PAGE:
L-R: Gov. Matsui, Mayor Hashimoto, Mr. Watanabe, Gov. Omura. The shape of things to come?

Further, Your Party executives as well as others in the party responsible for the candidacies in single-seat districts will study at the One Osaka political juku with the party leadership’s blessing. That includes about 20-30 people from Osaka, Kyoto, and Hyogo. Your Party plans to run 100 candidates in the next lower house election, and they’ve settled on about 70 so far.

The Shukan Asahi also quoted a Your Party source as saying that Mr. Watanabe and Mr. Hashimoto have reached a private understanding that the former would be “the first prime minister”. They suggest that Mr. Watanabe thinks control of the Diet is in their aggregate grasp.

The Osaka mayor is also an official international phenomenon — he’s attracted the attention of South Koreans. That’s only natural: national elections will be held in that country in April and December this year. KBS-TV sent a crew to hop over to Osaka for interviews. Commenting on the Korean interest, the mayor said:

“I look forward to the emergence in South Korea of new politicians who aren’t beholden to vested interests.”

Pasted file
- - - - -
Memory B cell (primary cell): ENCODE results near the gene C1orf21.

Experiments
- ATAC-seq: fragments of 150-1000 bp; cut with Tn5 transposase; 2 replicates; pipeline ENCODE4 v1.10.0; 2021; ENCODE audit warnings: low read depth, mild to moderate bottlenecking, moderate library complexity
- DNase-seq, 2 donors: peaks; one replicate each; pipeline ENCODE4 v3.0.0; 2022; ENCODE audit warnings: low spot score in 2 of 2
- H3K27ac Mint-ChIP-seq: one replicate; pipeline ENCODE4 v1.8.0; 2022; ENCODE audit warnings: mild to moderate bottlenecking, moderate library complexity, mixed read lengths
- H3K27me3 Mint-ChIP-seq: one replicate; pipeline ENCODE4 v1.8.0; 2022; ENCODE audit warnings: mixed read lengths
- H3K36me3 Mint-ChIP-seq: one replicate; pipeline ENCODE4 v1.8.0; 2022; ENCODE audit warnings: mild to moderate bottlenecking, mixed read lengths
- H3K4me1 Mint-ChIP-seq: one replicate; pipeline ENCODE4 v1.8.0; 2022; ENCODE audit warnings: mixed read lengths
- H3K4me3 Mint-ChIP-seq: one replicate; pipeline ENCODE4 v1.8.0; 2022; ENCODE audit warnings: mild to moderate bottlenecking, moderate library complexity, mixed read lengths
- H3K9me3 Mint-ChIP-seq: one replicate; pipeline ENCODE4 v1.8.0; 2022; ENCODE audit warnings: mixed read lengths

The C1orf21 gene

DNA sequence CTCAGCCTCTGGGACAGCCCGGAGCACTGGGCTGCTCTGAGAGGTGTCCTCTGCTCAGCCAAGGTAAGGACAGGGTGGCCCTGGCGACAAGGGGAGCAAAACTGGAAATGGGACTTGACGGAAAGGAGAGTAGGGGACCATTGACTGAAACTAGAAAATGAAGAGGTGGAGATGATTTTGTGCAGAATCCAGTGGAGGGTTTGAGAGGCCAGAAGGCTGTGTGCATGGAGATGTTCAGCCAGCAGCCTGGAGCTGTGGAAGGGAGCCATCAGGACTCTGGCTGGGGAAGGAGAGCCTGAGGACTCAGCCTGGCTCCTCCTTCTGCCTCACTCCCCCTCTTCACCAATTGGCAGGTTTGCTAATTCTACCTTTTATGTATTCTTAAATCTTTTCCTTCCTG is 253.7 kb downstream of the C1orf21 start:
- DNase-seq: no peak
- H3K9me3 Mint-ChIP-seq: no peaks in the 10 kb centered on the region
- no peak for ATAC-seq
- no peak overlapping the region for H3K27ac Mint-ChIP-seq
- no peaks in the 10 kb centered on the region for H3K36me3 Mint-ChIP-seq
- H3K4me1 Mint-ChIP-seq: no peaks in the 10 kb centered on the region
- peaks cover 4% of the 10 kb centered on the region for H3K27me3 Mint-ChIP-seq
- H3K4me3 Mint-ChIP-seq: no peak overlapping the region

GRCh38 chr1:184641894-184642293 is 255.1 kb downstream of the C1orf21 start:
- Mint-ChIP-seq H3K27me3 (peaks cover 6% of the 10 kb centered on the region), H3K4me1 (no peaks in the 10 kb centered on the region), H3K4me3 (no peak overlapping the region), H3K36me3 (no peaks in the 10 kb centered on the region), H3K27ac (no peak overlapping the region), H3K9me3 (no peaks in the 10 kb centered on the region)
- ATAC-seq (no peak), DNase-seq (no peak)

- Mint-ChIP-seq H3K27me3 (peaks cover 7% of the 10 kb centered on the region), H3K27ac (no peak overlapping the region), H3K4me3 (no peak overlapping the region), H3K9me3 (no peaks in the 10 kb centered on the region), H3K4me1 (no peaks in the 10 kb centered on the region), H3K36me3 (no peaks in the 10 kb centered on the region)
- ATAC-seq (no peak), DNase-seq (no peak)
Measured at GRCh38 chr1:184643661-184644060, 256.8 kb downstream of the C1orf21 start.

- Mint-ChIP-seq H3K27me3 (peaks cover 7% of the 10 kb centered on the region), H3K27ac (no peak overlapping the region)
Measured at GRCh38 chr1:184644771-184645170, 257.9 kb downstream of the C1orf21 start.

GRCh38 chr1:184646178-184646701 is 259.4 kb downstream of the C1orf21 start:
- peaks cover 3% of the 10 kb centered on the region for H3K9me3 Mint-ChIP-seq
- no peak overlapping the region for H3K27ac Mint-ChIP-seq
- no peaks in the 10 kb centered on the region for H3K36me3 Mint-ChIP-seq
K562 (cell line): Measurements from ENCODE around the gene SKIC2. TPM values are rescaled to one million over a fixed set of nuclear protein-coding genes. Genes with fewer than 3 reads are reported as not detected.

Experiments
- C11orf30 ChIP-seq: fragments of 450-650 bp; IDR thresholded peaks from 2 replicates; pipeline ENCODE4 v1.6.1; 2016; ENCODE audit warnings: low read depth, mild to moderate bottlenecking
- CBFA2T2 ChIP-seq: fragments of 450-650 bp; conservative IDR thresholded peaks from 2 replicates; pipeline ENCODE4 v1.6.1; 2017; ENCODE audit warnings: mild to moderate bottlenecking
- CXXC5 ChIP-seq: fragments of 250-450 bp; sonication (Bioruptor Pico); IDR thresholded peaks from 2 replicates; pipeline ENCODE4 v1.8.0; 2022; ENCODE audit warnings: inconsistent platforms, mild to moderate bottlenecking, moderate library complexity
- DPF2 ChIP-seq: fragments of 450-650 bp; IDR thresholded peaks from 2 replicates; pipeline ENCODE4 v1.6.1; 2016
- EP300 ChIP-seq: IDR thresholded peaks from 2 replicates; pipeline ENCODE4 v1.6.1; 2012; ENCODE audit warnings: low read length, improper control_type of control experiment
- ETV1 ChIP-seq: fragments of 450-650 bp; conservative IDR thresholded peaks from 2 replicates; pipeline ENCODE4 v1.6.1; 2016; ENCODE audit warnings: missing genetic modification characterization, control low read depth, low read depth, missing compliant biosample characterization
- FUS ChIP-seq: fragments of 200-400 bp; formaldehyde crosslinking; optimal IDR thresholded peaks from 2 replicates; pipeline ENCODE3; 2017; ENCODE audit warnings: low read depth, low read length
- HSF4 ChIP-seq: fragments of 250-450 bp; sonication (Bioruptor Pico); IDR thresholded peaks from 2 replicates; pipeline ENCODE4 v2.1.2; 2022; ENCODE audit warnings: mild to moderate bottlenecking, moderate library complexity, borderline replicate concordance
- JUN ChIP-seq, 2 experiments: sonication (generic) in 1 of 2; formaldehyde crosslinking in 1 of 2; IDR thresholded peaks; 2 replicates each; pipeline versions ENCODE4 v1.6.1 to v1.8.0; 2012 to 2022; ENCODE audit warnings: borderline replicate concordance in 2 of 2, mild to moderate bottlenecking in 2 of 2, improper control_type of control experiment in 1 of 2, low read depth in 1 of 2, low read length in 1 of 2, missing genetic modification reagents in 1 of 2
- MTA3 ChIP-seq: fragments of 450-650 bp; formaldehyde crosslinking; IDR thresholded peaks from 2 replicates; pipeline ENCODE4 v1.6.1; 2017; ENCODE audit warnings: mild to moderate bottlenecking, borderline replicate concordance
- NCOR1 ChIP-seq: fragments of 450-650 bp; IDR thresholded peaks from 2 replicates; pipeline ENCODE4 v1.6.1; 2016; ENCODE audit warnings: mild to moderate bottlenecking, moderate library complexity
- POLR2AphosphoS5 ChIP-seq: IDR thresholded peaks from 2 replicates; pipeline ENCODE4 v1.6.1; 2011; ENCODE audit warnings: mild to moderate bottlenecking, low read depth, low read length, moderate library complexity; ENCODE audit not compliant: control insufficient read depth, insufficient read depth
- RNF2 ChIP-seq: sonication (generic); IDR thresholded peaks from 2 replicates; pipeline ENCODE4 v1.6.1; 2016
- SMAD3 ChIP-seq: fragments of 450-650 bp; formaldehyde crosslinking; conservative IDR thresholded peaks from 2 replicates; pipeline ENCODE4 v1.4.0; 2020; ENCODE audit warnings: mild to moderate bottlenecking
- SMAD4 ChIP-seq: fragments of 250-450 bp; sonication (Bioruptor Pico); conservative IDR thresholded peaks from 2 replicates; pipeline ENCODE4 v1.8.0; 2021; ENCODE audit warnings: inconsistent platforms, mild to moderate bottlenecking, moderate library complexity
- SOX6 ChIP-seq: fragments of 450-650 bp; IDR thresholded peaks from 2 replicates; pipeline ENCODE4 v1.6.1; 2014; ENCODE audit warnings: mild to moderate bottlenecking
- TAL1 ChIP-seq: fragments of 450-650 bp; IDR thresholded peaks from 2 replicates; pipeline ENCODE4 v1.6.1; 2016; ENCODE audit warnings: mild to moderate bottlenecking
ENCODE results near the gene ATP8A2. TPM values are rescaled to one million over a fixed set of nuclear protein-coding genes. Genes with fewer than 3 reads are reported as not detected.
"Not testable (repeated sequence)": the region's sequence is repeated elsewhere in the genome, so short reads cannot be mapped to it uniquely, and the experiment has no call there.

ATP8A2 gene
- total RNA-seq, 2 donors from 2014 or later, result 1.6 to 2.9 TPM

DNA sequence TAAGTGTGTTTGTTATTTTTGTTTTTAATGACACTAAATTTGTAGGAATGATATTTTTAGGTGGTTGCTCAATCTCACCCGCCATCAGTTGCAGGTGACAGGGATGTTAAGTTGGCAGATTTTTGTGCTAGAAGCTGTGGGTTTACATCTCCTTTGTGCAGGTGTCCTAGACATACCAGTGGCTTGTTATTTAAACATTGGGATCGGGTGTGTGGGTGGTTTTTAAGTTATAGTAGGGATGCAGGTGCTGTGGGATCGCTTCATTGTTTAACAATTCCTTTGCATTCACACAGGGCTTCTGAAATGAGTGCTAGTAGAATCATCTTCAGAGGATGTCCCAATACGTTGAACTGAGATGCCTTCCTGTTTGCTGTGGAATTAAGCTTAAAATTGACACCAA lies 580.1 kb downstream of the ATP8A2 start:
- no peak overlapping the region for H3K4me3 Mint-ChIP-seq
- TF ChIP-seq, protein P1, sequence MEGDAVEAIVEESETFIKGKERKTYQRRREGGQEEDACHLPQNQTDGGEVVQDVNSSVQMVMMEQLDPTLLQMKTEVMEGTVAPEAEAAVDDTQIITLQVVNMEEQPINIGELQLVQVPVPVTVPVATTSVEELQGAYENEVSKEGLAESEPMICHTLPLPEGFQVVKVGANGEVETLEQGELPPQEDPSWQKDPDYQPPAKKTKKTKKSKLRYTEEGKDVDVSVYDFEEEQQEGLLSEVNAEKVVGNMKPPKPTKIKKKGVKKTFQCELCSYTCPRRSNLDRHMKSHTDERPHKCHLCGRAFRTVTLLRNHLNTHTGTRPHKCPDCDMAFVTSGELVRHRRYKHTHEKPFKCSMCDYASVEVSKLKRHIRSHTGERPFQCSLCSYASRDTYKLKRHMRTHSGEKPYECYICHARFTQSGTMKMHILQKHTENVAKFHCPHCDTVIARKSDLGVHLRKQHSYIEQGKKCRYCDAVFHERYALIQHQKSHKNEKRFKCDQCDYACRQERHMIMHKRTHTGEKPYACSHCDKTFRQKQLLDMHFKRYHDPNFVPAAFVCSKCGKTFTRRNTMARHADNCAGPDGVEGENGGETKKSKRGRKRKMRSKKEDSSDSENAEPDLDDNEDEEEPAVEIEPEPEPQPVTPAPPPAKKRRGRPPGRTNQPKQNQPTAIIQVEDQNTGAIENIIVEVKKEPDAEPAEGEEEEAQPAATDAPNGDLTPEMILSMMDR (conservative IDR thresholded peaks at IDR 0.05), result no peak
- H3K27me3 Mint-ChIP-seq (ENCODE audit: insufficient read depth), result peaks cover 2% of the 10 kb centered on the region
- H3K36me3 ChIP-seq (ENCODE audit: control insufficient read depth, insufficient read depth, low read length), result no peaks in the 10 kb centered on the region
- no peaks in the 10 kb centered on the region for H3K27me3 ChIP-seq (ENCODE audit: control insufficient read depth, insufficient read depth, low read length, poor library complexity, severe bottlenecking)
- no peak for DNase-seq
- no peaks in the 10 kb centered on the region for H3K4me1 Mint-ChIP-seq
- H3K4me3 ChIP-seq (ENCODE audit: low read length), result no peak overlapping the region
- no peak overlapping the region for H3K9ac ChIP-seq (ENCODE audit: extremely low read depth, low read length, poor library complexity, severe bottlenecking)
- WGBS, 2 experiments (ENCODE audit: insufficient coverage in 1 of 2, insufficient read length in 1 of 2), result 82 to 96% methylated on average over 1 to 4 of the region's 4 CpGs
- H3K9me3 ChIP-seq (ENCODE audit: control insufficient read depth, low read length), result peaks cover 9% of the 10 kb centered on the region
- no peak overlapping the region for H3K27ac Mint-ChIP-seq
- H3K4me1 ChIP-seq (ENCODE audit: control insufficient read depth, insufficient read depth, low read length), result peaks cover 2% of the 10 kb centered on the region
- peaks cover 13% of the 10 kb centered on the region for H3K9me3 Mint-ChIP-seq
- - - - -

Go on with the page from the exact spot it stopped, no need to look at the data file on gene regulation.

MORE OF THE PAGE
Asked by a Korean reporter about his political juku, he answered:

“We must create politicians who aren’t under the thumb of vested interests. If South Korea can get excited about the same thing, I’d like to see Japan and South Korea move in same direction.”

The Japanese media spoke to one of the KBS reporters after the interview, and he told them:

“There’s quite a lot of reporting on Hashimoto in South Korea. After actually meeting him, I sensed his strong intent for reform.”

Critical to the success of any politician is his capacity to appeal to people who don’t agree with all his positions, but are on board for the most important of them — in this case, governmental reform. For example, Mr. Hashimoto supports amending the Constitution to permit the Japanese to maintain military forces for self-defense. Chiba Mayor Kumagai Toshihito also supports amending the Constitution, but for the opposite reason — he wants to prevent Japan from becoming involved in any conflict. Nevertheless, he said:

“The structure of the local governments where we live is an important issue, but one that has not attracted much interest. That it became the primary issue contested in the Osaka election is epochal…We of the “government ordinance cities” (cities with authority similar to that of prefectures) strongly seek the transfer of authority from the prefectures. I don’t agree with all of the opinions in Mr. Hashimoto’s Osaka Metro District concept, but our intent to change Japan from the regions is the same.”